Ruiz-Giralt, A., Beldados, A., Biagetti, S., D’Agostini, F., D’Andrea, A. C., Meresa, Y. and Lancelotti, C. (2023a). Sorghum and finger millet cultivation during the Aksumite period: insights from ethnoarchaeological modelling and microbotanical analysis. Zenodo, 7859673, ver. 3 peer-reviewed and recommended by Peer Community in Archaeology.

Ruiz-Giralt, A., Biagetti, S., Madella, M. and Lancelotti, C. (2023b). Small-scale farming in drylands: New models for resilient practices of millet and sorghum cultivation. PLoS ONE 18, e0268120.


Conflict of interest:
The recommender in charge of the evaluation of the article and the reviewers declared that they have no conflict of interest (as defined in the code of conduct of PCI) with the authors or with the content of the article. The authors declared that they comply with the PCI rule of having no financial conflicts of interest in relation to the content of the article.
This research has been developed as part of the RAINDROPS Research Project, funded by the European Research Council (ERC) under the Horizon 2020 framework (ERC-Stg 759800). Ona Adi was excavated as part of the Eastern Tigrai Archaeological Project (ETAP), funded by the Social Sciences and Humanities Research Council of Canada (SSHRC Insight Grant #435-2014-0182 and Partnership Development Grant #890-215-003). We are also grateful for the participation of the Ethiopian Authority for Research and Conservation of Cultural Heritage (ARCCH) and the Tigrai Tourism and Cultural Commission (TCTB).


Evaluation round #1

DOI or URL of the preprint:

Version of the preprint: 1

Author's Reply, 17 Jul 2023

Decision by , posted 16 Jul 2023, validated 17 Jul 2023

Dear Abel, 

As you will see, you have received two positive reviews of your submission. Both authors have requested minor changes, including the addition of a broader scale map (perhaps as an inset) and providing definitions of some of your terms. Both reviewers have also highlighted the referencing.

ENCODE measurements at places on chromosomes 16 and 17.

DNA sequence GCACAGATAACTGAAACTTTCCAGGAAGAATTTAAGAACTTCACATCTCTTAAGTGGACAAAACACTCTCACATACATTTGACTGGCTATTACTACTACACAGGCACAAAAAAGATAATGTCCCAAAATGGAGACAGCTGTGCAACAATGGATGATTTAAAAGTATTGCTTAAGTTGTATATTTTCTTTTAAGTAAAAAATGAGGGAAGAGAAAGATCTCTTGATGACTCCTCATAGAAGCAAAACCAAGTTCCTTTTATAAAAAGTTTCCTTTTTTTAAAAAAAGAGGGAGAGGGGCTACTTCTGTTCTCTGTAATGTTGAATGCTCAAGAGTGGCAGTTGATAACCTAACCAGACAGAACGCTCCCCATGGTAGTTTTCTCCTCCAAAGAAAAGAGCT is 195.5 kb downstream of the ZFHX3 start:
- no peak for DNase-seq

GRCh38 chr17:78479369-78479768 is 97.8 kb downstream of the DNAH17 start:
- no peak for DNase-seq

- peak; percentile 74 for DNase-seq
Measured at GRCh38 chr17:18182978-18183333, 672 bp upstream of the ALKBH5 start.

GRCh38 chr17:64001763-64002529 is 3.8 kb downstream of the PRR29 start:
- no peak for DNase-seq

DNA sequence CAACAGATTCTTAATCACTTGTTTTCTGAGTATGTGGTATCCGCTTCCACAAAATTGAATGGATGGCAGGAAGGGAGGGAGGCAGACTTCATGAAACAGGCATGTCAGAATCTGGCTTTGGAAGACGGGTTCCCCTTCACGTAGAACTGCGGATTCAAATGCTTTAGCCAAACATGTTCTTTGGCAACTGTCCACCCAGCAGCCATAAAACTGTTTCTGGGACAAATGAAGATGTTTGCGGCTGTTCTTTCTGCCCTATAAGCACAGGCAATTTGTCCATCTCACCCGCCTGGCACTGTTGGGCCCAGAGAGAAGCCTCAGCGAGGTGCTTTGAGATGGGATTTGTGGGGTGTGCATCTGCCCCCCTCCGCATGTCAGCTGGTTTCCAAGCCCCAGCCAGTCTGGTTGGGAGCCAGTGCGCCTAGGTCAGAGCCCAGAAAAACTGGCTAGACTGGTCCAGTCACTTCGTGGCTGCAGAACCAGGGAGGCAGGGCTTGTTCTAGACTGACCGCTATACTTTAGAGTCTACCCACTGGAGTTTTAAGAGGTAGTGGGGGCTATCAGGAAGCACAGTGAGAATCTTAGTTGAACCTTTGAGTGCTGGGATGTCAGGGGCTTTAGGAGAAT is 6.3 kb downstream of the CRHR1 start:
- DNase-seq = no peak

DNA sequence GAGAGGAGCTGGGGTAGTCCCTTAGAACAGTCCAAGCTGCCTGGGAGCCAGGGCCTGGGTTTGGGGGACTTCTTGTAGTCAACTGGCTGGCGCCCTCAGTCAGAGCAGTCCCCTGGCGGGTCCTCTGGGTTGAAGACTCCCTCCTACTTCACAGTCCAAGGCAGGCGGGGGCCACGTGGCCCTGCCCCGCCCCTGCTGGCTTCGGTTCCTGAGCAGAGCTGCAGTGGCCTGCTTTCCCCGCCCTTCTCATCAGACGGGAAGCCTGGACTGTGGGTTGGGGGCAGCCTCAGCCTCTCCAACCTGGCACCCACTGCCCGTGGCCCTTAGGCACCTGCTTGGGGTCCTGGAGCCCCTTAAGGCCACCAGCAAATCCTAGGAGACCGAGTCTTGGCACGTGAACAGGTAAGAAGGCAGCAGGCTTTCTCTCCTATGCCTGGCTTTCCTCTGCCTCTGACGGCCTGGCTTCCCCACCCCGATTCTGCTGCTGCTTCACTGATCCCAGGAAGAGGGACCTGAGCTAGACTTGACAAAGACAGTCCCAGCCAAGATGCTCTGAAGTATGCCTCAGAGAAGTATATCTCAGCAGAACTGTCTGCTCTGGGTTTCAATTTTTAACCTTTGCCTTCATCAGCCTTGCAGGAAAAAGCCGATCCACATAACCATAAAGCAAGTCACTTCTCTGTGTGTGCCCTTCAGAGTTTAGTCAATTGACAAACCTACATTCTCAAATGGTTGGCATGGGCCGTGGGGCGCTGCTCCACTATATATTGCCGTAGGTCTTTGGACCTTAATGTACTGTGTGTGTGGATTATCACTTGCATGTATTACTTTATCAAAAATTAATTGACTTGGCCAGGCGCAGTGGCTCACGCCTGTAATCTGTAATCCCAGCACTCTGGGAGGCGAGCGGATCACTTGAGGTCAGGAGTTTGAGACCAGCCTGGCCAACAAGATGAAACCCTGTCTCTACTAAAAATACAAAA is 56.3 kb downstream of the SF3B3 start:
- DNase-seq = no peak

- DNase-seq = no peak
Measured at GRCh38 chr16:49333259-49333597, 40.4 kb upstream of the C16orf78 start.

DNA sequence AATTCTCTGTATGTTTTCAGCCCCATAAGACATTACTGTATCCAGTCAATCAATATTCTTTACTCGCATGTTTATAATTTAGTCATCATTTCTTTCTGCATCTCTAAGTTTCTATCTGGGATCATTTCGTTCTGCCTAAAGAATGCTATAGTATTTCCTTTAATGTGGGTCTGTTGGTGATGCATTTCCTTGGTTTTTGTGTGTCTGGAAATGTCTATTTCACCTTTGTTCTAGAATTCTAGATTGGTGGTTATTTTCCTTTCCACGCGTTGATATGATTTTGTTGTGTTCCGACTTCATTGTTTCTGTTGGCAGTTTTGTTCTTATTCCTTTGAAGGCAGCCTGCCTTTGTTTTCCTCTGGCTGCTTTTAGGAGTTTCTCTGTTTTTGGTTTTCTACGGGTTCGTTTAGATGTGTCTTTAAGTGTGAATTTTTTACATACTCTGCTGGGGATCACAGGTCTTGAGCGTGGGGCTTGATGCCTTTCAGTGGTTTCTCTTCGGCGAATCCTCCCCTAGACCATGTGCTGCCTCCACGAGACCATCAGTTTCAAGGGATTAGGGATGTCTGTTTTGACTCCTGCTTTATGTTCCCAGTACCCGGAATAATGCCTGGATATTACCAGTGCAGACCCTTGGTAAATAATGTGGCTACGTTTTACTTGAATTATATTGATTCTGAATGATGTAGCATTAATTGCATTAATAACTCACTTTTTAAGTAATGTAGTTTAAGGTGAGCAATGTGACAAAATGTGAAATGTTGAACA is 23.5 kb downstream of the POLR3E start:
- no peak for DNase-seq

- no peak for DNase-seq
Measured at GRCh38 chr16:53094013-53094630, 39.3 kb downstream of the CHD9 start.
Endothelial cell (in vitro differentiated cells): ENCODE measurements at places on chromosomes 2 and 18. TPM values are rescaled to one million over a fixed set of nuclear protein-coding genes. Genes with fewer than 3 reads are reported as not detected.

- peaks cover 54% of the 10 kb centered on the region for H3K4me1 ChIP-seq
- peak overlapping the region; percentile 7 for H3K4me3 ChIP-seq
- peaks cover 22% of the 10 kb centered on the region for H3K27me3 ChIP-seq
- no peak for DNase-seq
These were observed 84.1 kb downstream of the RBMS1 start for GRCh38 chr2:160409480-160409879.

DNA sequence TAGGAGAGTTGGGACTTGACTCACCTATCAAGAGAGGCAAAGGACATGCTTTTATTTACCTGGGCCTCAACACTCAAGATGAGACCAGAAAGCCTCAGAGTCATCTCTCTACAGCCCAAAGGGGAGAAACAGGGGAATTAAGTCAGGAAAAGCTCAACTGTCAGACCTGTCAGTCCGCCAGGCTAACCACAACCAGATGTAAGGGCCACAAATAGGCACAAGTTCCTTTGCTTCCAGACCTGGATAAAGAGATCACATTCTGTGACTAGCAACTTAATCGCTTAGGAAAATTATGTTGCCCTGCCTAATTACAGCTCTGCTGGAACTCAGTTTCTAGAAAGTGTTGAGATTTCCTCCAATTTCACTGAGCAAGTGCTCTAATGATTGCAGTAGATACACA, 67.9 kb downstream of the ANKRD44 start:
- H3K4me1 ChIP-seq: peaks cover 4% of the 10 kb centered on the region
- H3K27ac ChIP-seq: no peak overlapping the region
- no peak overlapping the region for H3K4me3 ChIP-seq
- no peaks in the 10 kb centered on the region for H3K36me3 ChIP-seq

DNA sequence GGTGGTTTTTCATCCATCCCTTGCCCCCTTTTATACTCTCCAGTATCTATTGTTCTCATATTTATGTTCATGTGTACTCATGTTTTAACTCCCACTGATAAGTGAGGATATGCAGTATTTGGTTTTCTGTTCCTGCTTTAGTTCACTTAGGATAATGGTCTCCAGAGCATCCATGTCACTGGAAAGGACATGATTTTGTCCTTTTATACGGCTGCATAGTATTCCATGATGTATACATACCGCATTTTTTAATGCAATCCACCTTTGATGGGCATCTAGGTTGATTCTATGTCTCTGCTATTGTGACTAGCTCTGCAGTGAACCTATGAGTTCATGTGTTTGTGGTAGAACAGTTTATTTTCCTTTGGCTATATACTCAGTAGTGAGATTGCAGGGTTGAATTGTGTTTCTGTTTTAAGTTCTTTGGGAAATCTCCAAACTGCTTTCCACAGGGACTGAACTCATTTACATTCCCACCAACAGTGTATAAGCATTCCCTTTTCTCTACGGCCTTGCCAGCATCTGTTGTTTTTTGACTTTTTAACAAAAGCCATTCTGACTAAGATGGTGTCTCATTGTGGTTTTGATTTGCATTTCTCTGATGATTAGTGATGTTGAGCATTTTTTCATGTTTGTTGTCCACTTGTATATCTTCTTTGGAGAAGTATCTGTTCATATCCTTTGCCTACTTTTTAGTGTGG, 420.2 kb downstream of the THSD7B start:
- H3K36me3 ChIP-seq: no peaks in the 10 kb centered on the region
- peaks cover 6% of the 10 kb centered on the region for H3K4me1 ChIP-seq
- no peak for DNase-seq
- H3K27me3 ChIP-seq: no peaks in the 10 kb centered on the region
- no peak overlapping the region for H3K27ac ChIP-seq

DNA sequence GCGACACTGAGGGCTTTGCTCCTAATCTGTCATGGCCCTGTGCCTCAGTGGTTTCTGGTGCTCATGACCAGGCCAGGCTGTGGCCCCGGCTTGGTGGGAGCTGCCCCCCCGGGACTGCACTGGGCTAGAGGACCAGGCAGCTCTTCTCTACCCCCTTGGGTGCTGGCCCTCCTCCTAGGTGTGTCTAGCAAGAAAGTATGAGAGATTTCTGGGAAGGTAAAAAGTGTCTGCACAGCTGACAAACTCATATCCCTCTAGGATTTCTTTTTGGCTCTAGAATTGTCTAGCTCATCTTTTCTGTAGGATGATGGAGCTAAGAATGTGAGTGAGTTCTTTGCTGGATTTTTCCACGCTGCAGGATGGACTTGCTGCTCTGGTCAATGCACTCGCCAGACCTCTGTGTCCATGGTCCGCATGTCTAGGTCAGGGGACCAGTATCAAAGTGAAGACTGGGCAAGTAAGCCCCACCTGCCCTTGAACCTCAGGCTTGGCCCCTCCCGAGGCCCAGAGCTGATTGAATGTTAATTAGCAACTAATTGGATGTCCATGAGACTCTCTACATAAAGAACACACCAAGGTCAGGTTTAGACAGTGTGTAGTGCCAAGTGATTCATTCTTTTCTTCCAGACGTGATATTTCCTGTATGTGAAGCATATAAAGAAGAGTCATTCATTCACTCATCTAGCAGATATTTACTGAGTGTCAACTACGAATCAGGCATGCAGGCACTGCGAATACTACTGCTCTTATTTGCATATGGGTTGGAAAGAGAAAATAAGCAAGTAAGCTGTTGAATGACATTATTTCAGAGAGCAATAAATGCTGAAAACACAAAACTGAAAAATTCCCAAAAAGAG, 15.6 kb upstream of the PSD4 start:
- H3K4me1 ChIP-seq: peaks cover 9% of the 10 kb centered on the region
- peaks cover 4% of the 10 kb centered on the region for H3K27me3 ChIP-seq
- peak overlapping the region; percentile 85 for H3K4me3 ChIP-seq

I consider your submssion accepted, pending these minor corrections, which will not require that the manuscript is returned to the reviewers for their approval - let me know if you think you cannot accommodate these changes. 

Thank you, and best wishes, 

Reviewed by , 24 May 2023

Summary of work and overall impressions
This article highlights the problems archaeologists face when trying to trace the origins and spread of agriculture. It gives a clear and concise overview of the Aksumite period and gives valuable information about the subsistence strategies used by Aksumite communities. It also gives information on the environmental changes that occurred prior to and during the sites’ occupation.
This article explores the use of models which can accurately predict the areas and extent of finger millet and sorghum cultivation at Aksumite sites in the horn of Africa. These models were developed using data from various sources, for example ethnographic fieldwork and literature on modern day farming practices, as well as published GIS environmental data. The authors show the accuracy of the models used for the study and shares new information on factors that influence where crops were cultivated. Phytolith analysis is used to give information about which crops may have been cultivated, as well as give information about whether or not irrigation was used by Aksumite communities.
Overall I find this article to be well written, with simplistic language that makes it easy to read and understand. The goals of the article are clear. The authors are well informed on current literature and methods, and the data is well presented and discussed.


  • A - Is the subject matter:
    • Suitable for publication?
    • Sufficiently significant to warrant publication?
    • Sufficiently original to merit publication?